Reynolds’ 17-game hitting streak, from May 23 through June 9, included 25 hits in 65 plate appearances (a .385 batting average), two homers, a double, triple, and 13 RBIs.

Reynolds was humble in his assessment of the streak.

“I was just seeing (the ball) well, putting the barrel on it, and I got lucky a few times,” Reynolds said. “I’ll take them (hits) as they come.”

Reynolds’ 11-game batting streak from April 20 through May 4 matched the longest by a Pirates rookie since right fielder Gregory Polanco also put together an 11-game streak in 2014. The quick start gave Reynolds a surge of confidence.

“I think it gave me some confidence early on that, you know, I can do it, I can play here, I can hit these guys,” said Reynolds, who missed nearly two months of his 2018 Class AA season with the Altoona Curve because of a broken hamate bone in his left hand.

If there was ever any doubt about Reynolds’ ability to play in the major leagues, he has dispelled it quickly and thoroughly, and with several key, clutch hits along the way. His two-run, 11th-inning home run triggered the Pirates’ 6-4 road win over the Texas Rangers at Globe Life Park April 30, and his three-run homer in the sixth inning completed the Pirates’ comeback from a 7-1 deficit for a thrilling 8-7 victory over the Detroit Tigers this past Wednesday at PNC Park.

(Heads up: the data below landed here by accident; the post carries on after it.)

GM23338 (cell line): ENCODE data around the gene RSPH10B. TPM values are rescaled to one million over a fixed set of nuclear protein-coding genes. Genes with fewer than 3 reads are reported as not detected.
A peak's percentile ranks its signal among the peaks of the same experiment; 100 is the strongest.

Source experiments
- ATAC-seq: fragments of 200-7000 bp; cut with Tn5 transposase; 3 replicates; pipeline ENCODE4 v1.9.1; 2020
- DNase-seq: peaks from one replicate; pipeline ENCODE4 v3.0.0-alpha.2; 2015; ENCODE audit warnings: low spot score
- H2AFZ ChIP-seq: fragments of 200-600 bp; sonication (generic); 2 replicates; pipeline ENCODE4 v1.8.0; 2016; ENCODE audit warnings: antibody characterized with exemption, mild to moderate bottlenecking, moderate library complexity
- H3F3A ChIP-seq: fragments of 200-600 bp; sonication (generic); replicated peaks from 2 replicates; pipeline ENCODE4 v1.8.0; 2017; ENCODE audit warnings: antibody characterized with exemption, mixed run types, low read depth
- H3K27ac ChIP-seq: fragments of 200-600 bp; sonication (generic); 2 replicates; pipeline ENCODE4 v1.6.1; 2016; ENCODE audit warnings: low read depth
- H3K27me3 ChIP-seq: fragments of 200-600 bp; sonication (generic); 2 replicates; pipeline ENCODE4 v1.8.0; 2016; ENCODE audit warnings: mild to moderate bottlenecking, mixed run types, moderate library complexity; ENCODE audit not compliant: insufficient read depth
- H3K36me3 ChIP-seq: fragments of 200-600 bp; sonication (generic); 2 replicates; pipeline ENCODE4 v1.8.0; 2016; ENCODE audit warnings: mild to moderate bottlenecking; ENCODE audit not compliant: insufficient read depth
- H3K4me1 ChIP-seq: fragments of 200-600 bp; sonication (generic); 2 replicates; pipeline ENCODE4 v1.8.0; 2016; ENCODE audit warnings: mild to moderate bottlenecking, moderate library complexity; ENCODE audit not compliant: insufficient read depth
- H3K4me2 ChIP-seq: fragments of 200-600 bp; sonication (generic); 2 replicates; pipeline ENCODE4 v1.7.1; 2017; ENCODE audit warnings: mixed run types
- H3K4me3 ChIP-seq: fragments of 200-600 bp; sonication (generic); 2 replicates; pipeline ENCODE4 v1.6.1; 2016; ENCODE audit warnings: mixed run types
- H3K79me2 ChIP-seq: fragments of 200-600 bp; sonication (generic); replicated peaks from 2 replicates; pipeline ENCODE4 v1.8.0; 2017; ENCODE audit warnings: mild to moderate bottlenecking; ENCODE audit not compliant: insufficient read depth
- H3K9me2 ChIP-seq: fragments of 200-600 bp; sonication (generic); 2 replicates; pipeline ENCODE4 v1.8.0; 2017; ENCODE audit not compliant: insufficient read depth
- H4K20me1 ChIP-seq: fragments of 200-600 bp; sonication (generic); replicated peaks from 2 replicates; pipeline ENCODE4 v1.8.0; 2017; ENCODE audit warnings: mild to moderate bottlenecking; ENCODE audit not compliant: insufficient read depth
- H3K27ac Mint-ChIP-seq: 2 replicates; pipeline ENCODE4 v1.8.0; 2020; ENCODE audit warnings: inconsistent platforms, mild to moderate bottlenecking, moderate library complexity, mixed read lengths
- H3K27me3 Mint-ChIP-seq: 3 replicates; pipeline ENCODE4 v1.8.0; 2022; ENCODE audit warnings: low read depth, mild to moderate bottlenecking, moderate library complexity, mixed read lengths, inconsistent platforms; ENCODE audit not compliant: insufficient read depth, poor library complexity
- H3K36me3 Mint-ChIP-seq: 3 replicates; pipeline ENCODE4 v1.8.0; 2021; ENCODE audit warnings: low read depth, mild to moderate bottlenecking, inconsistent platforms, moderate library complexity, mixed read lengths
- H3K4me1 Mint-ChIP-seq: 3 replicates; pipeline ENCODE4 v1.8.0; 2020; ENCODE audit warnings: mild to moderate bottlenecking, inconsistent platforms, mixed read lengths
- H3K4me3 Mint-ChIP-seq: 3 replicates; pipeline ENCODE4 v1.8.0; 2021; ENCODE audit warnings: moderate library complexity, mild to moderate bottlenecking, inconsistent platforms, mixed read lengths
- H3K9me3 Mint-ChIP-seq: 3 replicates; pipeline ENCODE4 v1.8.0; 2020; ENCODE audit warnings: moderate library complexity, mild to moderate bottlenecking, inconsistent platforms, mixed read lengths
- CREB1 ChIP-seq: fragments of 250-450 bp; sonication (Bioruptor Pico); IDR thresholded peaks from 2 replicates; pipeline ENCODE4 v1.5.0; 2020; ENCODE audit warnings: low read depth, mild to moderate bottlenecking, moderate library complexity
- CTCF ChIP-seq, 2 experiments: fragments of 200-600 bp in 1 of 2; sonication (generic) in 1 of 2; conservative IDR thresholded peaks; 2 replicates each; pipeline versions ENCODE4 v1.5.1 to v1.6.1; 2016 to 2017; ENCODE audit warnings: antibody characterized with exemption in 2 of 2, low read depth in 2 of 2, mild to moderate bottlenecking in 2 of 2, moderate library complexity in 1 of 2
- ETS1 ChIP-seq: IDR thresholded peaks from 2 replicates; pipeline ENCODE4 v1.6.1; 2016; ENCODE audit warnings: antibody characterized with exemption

“It’s amazing, it’s special,” Pirates’ shortstop Kevin Newman said of Reynolds’ play this year. “He’s going out there and leaving it all on the field, and it’s really exciting to watch. He’s killing it.”

Reynolds has also been solid, and sometimes spectacular, defensively while playing all three outfield positions. He has committed only one error in 88 chances, and recorded three assists.

“He’s made some plays out there that have been fun to watch,” Pirates manager Clint Hurdle said.

If Reynolds keeps up his high quality of play through the rest of this season, he would be a strong candidate for the National League’s Rookie of the Year Award.

But he isn’t the least bit concerned about that at the present time.

“We’ve got a long way to go, I’m not worried about that,” Reynolds said. “I got an opportunity here, and I’ve just tried to grab it, hold on, and take advantage of it. I’m just happy to be here, and I want to stay here for as long as I can.”

Reynolds file

Age: 24

Residence: Franklin, Tenn.

Height/weight: 6-3, 205.

Bats: Switch. Throws: Right.

2019 season: While playing all three outfield positions for the Pittsburgh Pirates since making his debut on April 20, Reynolds has carded a .354 batting average — tops among all Major League rookies and second only to Colorado’s Charlie Blackmon in the National League overall during that time span — while hitting six home runs, 15 doubles, two triples, and driving in 26 runs .

Season highlights: Reynolds has compiled hitting streaks of 17 and 11 games, and has helped the Pirates win two games with decisive home runs.

Personal: Reynolds got married (wife, Blair) last offseason.